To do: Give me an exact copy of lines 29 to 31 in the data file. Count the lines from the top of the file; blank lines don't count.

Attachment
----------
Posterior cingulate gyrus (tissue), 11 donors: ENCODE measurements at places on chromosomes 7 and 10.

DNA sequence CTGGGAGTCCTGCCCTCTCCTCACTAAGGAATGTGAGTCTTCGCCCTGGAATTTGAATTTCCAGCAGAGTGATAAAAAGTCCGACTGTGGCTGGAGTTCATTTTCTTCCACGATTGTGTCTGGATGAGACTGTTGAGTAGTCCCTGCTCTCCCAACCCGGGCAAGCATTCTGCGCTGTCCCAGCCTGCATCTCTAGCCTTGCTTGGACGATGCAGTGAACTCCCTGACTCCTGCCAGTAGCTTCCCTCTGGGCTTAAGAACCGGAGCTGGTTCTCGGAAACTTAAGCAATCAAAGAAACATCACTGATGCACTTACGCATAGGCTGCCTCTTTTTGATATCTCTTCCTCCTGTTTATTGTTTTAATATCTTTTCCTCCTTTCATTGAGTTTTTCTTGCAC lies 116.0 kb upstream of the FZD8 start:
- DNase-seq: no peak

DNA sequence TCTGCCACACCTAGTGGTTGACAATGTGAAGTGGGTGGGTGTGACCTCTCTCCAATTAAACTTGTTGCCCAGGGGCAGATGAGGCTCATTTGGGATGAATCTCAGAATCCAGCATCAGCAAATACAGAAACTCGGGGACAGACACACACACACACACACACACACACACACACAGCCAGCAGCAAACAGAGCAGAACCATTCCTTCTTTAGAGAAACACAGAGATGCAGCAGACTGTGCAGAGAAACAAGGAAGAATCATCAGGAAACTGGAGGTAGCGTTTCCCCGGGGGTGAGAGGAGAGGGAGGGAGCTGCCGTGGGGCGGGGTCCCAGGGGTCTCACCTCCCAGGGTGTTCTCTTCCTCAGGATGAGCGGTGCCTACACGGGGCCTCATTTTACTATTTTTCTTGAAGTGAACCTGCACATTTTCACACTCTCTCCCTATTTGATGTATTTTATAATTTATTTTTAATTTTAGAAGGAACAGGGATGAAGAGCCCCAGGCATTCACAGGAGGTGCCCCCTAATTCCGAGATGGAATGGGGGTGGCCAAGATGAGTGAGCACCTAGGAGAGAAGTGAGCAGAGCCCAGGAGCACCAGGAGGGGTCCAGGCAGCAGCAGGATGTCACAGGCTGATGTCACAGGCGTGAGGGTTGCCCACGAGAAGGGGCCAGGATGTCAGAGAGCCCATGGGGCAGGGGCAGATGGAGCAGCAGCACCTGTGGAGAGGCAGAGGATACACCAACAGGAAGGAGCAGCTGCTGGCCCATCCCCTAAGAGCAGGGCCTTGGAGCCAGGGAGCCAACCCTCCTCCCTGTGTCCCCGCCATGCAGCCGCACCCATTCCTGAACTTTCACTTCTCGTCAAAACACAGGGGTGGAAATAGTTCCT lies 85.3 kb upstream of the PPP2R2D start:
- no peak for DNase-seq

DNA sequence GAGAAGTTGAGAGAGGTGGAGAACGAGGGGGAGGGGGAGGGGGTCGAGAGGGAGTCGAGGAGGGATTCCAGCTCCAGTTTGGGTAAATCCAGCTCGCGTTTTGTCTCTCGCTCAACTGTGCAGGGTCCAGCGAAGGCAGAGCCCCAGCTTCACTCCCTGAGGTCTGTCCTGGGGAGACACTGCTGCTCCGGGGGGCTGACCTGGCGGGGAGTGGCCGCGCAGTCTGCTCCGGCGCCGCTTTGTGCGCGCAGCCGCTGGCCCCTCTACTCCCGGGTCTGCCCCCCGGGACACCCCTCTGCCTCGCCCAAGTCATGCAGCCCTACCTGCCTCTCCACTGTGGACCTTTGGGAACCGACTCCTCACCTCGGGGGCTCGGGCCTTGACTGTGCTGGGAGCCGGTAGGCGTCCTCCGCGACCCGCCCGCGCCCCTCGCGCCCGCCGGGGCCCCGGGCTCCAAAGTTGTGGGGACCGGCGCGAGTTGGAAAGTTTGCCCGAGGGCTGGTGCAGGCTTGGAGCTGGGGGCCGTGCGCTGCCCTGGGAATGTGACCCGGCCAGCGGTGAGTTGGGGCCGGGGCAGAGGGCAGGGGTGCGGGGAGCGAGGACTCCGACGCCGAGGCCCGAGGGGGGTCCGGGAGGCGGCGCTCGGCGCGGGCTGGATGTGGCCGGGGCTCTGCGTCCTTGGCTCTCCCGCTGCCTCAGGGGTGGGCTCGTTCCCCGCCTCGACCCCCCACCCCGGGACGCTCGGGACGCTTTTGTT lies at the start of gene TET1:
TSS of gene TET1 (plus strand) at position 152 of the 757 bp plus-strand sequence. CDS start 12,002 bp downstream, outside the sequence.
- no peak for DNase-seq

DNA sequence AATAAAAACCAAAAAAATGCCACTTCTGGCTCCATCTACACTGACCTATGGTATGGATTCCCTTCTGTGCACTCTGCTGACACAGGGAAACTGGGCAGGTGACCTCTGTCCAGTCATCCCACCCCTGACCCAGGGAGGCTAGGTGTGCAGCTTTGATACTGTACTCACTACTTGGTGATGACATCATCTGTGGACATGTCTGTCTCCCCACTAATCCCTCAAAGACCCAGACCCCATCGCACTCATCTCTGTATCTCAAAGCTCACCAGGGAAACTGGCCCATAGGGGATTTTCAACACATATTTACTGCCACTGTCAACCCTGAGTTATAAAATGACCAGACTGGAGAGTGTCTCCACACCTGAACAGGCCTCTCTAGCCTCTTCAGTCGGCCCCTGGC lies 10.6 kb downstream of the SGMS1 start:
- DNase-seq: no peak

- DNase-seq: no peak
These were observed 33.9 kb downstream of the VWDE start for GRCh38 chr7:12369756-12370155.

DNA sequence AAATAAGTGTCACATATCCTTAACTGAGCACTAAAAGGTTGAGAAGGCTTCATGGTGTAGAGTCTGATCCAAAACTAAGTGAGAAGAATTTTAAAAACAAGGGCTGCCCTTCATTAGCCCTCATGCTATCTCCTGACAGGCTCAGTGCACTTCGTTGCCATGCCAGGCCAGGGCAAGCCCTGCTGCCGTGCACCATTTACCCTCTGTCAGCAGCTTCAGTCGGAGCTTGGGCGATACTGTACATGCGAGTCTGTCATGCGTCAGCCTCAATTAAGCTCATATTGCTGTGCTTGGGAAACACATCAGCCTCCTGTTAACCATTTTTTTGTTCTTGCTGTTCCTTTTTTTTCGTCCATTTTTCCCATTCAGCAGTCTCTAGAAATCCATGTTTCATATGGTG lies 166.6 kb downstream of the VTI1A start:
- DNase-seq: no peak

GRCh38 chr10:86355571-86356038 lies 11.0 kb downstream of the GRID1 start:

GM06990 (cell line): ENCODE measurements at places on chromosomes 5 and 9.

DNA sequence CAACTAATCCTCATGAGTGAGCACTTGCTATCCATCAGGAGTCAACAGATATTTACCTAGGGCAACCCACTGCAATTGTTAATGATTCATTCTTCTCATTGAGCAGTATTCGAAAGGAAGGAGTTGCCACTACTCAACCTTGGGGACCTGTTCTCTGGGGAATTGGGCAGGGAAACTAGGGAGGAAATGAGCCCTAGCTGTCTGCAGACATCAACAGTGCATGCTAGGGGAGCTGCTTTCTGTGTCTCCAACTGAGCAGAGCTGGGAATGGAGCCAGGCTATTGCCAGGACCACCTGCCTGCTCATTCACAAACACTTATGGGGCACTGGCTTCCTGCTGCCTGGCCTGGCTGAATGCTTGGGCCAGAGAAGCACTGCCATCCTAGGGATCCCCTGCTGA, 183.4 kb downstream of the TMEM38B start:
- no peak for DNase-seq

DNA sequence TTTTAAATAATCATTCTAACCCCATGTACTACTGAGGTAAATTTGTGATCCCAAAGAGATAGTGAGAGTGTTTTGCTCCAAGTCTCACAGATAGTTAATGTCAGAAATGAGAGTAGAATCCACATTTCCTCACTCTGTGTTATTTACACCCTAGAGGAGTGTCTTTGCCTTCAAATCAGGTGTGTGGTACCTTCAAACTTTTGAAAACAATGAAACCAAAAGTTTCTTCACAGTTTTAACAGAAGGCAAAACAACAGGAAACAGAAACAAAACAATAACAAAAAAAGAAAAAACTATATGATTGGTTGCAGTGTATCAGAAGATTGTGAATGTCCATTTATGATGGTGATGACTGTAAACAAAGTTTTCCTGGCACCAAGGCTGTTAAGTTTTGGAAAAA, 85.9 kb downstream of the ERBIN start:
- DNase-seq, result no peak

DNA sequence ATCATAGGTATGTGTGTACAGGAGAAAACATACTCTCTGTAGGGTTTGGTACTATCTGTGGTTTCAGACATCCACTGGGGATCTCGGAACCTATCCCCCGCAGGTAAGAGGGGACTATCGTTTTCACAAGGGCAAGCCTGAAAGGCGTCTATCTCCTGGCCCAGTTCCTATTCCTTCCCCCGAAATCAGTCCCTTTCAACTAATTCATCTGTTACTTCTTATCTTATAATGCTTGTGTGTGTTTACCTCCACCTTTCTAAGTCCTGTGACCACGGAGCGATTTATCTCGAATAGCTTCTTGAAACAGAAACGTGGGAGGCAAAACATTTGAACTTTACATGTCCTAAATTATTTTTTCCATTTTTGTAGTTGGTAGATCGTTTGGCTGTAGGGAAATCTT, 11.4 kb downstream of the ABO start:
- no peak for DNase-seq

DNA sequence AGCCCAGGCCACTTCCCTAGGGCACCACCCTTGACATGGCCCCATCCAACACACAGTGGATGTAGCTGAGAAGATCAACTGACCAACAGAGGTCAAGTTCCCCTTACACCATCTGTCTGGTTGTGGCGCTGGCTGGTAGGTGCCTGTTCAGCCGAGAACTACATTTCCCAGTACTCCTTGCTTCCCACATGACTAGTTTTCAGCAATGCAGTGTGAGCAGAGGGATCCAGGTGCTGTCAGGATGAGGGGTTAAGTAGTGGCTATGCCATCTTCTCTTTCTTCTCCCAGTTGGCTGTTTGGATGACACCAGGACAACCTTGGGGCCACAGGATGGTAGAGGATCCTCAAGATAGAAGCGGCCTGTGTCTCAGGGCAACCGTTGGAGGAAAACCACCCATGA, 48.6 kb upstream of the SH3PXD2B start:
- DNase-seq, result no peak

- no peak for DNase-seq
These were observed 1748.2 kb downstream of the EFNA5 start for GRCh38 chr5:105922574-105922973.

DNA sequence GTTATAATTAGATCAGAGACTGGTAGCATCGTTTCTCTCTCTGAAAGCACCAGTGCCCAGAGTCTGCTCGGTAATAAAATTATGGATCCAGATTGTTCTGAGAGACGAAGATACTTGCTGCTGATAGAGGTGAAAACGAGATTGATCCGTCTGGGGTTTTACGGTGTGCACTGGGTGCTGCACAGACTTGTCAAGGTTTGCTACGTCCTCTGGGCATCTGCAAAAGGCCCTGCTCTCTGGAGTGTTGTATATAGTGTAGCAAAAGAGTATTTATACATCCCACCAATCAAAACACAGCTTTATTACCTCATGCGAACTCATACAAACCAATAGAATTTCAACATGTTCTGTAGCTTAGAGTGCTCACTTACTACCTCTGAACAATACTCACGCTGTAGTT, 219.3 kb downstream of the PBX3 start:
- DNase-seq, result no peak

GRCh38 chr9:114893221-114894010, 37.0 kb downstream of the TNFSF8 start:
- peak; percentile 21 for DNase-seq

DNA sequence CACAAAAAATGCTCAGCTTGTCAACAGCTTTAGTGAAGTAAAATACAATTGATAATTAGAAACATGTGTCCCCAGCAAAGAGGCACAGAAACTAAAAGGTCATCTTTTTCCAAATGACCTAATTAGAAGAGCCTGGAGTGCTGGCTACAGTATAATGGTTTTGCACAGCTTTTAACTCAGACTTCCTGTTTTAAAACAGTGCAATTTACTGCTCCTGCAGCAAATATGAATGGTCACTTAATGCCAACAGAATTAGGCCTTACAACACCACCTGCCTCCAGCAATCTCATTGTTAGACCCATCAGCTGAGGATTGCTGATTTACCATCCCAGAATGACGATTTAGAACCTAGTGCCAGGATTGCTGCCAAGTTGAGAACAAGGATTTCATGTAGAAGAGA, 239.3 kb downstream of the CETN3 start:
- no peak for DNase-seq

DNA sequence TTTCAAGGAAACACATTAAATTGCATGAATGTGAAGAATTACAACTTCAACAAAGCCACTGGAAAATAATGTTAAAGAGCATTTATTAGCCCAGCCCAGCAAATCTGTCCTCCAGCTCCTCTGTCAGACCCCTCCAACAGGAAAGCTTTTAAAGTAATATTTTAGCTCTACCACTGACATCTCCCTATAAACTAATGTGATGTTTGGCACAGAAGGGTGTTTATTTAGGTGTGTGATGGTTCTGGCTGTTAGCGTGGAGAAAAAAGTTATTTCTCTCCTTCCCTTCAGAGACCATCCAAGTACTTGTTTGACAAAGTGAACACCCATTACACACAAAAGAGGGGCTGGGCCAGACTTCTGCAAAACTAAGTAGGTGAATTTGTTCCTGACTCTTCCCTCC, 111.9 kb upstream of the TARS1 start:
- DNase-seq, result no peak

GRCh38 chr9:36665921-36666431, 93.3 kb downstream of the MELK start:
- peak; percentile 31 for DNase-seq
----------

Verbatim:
GRCh38 chr9:114893221-114894010, 37.0 kb downstream of the TNFSF8 start:
- peak; percentile 21 for DNase-seq

DNA sequence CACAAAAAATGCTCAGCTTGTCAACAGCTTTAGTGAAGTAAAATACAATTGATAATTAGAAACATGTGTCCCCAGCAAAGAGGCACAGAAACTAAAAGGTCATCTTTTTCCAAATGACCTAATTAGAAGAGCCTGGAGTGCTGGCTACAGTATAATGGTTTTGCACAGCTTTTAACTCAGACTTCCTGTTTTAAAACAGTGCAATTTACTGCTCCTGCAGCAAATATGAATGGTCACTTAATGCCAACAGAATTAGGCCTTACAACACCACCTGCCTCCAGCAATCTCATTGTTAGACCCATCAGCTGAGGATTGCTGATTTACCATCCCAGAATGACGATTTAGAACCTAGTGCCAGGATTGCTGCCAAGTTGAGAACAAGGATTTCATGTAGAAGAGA, 239.3 kb downstream of the CETN3 start: